Methane production decreased with a curved linear trend as the Para grass was replaced by Paspalum grass (Table 2; Figure 1). In contrast, the degradability of DM and OM increased with replacement of Para grass by Paspalum grass (Figure 2).

Table 2. Total gas and CH4 (ml), and DMD and OMD (%) in different treatments at 24 h in the in vitro experiment

Item

Pas0

Pas25

Pas50

Pas100

SEM

p

Gas , ml

35.5d

37.3c

39.2b

40.7a

0.12

0.001

CH4, ml

6.67a

6.58ab

6.55ab

6.42b

0.04

0.001

DMD, %

37.4d

39.3c

46.2b

47.6a

0.21

0.001

OMD, %

36.5d

37.7c

45.0b

46.1a

0.24

0.001

Gas, ml/g DOM

550a

558a

490b

495b

3,64

0,001

CH4, ml/g DOM

103a

98,3b

81,9c

78,1d

0,664

0,001

a, b, c, d Means with different letters within the same rows were different at the 5% level



Figure 1. Methane production decreased with a curvilinear
trend as Paspalum grass replaced Para grass
Figure 2. DM degradability increased with a curvilinear
trend as Paspalum grass replaced Para grass

The overall effect was that as DM degradability increased, there was linear decrease in the production of methane (Figure 3).

Figure 3. Methane production decreased with a linear trend as the
degradability of the substrate DM was increased


Discussion

It is hypothesized that the increase in DM and OM degradability, as Paspalum grass replaced Para grass, created conditions in the rumen (eg: increased availability of hydrogen, lower pH, reduced numbers of protozoa), that favour growth of bacteria that produce propionic acid. The consequences would then be reduced availability of hydrogen available for the reduction of carbon dioxide to methane. Such an outcome is supported by the very close negative relationship (R2 0.99) between the rate of rumen DM degradability and the production of methane (Figure 3).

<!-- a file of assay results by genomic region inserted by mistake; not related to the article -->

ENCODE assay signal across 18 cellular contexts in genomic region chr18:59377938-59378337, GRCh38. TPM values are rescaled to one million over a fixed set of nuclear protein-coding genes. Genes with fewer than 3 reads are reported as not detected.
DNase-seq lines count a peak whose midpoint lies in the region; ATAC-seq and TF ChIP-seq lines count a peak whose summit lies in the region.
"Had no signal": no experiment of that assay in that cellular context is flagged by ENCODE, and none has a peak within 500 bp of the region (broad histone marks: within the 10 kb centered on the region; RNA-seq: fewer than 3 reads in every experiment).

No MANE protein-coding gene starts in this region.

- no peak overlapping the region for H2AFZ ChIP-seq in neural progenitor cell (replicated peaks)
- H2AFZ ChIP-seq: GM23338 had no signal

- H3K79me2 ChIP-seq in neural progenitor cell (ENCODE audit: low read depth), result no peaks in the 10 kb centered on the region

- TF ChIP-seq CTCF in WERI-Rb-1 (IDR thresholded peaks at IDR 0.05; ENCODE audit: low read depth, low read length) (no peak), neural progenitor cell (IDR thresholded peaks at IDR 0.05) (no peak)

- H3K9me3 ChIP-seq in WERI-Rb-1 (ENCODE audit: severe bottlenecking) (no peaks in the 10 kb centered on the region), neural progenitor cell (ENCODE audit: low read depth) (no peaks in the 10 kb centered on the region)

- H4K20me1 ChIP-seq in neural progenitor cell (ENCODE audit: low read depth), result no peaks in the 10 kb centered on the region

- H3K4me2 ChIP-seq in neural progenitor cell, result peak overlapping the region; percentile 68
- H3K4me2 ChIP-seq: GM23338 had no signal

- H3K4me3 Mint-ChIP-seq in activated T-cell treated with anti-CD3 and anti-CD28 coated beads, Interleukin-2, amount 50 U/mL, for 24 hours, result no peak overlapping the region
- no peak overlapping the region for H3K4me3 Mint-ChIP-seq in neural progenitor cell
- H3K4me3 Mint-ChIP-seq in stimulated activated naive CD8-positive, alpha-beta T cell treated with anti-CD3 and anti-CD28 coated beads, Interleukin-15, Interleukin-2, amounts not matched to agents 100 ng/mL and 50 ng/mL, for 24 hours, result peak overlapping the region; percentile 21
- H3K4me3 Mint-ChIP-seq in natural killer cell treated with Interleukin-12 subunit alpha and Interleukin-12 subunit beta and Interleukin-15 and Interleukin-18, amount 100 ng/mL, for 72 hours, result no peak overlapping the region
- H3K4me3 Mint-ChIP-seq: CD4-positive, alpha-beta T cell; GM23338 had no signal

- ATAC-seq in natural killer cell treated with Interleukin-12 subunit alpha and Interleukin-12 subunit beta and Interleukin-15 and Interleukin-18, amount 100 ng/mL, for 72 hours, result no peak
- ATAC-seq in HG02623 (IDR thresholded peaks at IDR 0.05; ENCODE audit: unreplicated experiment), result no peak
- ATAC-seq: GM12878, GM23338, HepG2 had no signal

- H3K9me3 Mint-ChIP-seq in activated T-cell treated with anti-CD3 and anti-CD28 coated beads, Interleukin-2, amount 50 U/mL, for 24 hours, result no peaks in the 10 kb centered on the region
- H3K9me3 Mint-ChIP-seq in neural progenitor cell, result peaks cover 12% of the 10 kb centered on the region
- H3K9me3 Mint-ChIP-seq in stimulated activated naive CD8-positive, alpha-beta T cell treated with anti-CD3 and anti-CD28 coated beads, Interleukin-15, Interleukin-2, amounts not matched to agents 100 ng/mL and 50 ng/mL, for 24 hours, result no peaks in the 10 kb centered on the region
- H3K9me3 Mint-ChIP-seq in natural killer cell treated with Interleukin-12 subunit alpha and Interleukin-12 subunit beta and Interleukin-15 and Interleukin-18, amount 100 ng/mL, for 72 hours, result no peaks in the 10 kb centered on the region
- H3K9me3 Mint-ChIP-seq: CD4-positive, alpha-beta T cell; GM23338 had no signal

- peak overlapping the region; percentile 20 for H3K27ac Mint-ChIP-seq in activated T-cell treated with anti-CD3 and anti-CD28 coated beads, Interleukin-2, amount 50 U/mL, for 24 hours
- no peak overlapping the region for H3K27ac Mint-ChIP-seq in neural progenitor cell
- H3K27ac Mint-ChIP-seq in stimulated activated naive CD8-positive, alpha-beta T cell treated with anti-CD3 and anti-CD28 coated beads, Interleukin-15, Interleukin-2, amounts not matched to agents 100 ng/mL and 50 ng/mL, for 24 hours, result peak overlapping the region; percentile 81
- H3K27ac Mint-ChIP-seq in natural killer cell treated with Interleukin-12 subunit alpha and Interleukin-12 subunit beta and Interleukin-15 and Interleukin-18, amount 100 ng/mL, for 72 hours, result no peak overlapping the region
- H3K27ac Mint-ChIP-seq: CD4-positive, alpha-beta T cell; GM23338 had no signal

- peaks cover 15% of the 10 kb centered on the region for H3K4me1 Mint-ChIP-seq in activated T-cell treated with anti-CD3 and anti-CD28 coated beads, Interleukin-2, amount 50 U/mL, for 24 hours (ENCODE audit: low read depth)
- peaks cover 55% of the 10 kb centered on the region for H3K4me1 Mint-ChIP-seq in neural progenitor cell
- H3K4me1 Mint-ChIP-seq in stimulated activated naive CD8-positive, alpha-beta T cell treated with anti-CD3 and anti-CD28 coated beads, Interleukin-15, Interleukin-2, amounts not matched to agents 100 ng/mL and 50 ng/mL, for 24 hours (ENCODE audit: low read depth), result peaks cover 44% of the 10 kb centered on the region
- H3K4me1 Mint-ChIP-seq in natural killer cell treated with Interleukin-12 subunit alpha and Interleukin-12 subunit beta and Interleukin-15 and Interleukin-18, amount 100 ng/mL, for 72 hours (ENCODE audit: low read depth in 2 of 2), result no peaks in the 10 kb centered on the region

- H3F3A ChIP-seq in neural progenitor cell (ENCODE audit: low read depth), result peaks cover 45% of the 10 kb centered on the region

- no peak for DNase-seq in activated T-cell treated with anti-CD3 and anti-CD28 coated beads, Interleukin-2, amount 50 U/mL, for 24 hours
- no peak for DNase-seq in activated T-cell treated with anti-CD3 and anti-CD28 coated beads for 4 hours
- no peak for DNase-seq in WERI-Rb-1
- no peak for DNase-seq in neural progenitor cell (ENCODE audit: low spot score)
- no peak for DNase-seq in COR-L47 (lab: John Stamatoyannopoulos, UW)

The results of this experiment support the proposal that the strategy for reducing methane emissions from ruminant livestock should be based on improving diet quality rather than diet quantity.

Replacing para grass with paspalum grass is an example of such a strategy. Another example is feeding yeast-fermented rice (the byproduct of rice wine production) as a supplement to a diet of ensiled cassava root, urea and casava foliage fed to fattening cattle in Laos (Sangkhom et al 2017. The critical component of yeast’ fermented rice is the yeast cell wall hydrolysate which is rich in beta- glucan a specific energy source for bacteria that produce volatile fatty acids Sangkhom et al (2017).

Are the of such an approach can be seen in the reduction of methane brought about by supplementing the diet with yeast fermented rice.

The key role of propionic acid in the volatile fatty acids produced in the rumen and fermentation is thus a key factor determining the emission of methane.


Conclusions


References

AOAC 1990 Official methods of analysis, 15th edition). Washington, DC, Volume 1: 69–90

Menke K H, Raab L, Salewski A, Steingass H, Fritz D and Schneider W 1979 The estimation of the digestibility and metabolizable energy content of ruminant feeding stuffs from the gas production when they are incubated with rumen liquor in vitro. J. agric. Sci., 93: 217-222

Minitab 2017 Minitab reference manual release 18.1. Minitab Inc, Sydney, Australia.

Sangkhom I, Preston T R, Leng R A, Ngoan L D and Phung L D 2017 Rice distillers’ byproduct improved growth performance and reduced enteric methane from “Yellow” cattle fed a fattening diet based on cassava root and foliage (Manihot esculenta Cranz). Livestock Research for Rural Development. Volume 29, Article #131. http://www.lrrd.org/lrrd29/7/sang29131.html

wikipedia https://en.wikipedia.org/wiki/Brachiaria_mutica